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    ux toolbox: flowframes

    Flowcharts and wireframes - not exactly the sexiest tools in our kit, are they?

    Well most people don't think so, but I have a special affection for them ever since one of my early projects at (Collosal) Pictures required me to create an 18-page flowchart for a project. A Freehand addict, I won points for being able to make a multi-page doc but also for sheer stubbornness in simplifying the system. For me there is very little in my work as satisfying as communicating complexity via symbolic systems that you create from scratch.

    Flowcharts have definitely been falling out of fashion in the tech world the past few years. Not only do I see them less and less often on projects, fewer people can actually read them. I ended up putting an audio recording with my flows as a last resort on a project that relied on them to communicate critical decision points for a product. The team and stakeholders were surprised but ended up carrying on the tradition in future projects as they realized that flows and wireframes really are rocking shorthand for communicating architecture and technical details.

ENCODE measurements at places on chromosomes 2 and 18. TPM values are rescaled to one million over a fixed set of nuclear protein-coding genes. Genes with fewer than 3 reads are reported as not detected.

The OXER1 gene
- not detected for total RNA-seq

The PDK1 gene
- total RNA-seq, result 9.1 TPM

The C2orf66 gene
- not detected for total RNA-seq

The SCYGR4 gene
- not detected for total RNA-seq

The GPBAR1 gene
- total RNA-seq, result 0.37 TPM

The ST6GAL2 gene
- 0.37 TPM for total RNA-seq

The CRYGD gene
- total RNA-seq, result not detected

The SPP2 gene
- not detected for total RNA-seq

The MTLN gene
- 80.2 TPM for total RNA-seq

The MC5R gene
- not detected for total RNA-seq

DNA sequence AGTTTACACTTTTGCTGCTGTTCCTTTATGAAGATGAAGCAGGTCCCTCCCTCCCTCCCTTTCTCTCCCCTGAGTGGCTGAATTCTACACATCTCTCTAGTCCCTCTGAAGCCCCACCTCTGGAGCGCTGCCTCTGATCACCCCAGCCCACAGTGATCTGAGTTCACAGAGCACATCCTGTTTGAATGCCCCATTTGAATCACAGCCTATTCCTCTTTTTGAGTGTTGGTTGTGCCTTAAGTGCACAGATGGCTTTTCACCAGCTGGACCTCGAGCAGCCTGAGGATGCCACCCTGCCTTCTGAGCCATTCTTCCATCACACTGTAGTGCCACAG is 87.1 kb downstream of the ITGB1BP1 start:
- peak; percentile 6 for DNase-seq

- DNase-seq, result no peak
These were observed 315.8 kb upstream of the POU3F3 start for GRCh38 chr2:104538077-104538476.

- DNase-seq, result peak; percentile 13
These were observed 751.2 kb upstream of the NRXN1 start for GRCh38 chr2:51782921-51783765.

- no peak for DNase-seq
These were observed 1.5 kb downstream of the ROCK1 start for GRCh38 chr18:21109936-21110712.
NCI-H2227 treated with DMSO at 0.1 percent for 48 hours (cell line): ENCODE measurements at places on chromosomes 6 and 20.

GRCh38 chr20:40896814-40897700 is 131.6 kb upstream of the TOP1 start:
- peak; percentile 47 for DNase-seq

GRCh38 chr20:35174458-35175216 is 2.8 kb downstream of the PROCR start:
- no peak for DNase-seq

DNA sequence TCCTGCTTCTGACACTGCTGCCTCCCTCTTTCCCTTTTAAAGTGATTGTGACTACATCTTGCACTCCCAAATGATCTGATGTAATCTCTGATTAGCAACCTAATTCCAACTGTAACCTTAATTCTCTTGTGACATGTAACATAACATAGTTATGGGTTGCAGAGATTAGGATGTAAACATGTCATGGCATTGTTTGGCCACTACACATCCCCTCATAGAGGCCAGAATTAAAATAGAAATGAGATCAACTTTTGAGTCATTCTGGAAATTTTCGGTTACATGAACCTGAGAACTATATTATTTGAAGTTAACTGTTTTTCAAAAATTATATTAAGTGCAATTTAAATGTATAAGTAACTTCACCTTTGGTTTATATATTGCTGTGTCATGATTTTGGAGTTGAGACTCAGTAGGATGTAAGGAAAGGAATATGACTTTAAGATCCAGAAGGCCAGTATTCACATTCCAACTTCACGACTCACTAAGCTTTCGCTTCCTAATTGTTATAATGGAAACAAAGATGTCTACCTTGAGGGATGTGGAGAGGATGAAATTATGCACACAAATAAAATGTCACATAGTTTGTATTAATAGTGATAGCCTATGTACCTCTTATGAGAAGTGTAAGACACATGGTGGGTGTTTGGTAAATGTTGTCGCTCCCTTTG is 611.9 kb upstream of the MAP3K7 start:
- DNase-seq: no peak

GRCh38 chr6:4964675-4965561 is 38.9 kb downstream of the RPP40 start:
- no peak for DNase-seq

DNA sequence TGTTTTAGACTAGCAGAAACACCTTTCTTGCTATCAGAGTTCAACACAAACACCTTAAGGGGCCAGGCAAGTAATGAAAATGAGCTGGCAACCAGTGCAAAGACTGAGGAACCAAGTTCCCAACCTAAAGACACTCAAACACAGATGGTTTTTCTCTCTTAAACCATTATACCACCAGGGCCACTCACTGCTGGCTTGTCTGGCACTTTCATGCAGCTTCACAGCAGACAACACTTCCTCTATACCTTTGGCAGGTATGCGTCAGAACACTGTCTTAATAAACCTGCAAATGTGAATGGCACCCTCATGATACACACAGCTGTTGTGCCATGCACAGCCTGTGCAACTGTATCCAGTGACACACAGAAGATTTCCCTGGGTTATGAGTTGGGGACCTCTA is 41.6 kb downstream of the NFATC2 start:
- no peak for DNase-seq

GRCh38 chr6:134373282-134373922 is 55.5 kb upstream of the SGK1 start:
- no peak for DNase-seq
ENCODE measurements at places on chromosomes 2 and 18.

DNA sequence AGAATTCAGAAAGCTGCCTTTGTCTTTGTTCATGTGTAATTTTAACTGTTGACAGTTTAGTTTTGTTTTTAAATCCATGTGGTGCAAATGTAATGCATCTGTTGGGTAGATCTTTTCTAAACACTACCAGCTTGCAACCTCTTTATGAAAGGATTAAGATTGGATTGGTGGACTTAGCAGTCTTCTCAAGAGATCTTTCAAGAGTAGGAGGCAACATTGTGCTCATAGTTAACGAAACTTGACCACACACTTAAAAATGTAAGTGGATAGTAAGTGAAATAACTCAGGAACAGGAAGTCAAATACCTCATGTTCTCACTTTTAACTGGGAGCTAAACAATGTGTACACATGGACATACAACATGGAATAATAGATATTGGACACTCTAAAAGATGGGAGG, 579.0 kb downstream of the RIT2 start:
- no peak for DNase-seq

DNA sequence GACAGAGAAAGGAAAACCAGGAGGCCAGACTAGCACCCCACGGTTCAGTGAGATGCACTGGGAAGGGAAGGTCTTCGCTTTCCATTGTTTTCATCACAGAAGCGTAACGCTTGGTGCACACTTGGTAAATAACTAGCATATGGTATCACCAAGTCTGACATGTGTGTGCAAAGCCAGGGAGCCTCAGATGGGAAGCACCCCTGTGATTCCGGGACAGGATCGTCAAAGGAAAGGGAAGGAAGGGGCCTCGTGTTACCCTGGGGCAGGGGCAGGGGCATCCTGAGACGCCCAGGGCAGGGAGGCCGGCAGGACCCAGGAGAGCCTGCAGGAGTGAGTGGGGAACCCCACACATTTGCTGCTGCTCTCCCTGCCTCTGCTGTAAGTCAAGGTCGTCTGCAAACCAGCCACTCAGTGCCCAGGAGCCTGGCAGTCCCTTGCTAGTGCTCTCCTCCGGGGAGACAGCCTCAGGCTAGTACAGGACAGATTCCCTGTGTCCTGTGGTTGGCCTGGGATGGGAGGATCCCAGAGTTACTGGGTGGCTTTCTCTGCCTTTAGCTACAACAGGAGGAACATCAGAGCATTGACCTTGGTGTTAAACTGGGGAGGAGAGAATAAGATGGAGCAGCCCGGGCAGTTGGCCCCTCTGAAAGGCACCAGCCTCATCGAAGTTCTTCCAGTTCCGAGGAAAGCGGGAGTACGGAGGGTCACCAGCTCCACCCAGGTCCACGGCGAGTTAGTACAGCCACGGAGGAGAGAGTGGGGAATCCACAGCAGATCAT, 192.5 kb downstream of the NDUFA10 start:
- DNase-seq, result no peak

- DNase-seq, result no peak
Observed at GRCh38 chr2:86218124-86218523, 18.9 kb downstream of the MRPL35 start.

Building on interaction outlines from my last post, flowcharts are really great for laying out an overview of a project or potential exploring decision trees within the details of a project. I should point out I don't consider flowcharts a good way to describe user decisions. I find most of the experiences I design these days are about making some good guesses at where to start with people interacting with you. This has made it less productive for my purposes to be able to create airtight user flows in the traditional form. I think visual flows are better for working out what paths you're providing, not necessarily what will actually happen.

    Over the years one of my favorite hybrids has become combining flowcharts and wireframes - or "flowframes" as I've dubbed them.

    Let's start a bit traditionally. Here's a flowchart for a fairly old, full mobile OS system I developed a few years back. It's based on a very extensive interactive outline - showing only the top-level items in the system - visually.

    It's pretty easy to figure out what the system involves. And nothing you haven't seen before. It doesn't become really powerful until you see the key for the system and begin to understand the depth of what can be communicated via these little tools.

    This is a really elaborate example for a huge system but I think it illustrates how powerful custom documentation can become for communicating details of technical design. For instance, the engineer could immediately know that we needed to create a new movie clip for this section or that we needed to make an object that could be accessed at any time from the system for our asynchronous components.

    Next we move into the areas that flowcharts, wireframes and interaction outlines begin to meet. As I dive deeper into each layer of info and design on the phone top there's a corresponding wireframe that uses some of the symbols from the key. Then I deconstruct each interactive element on that screen even further.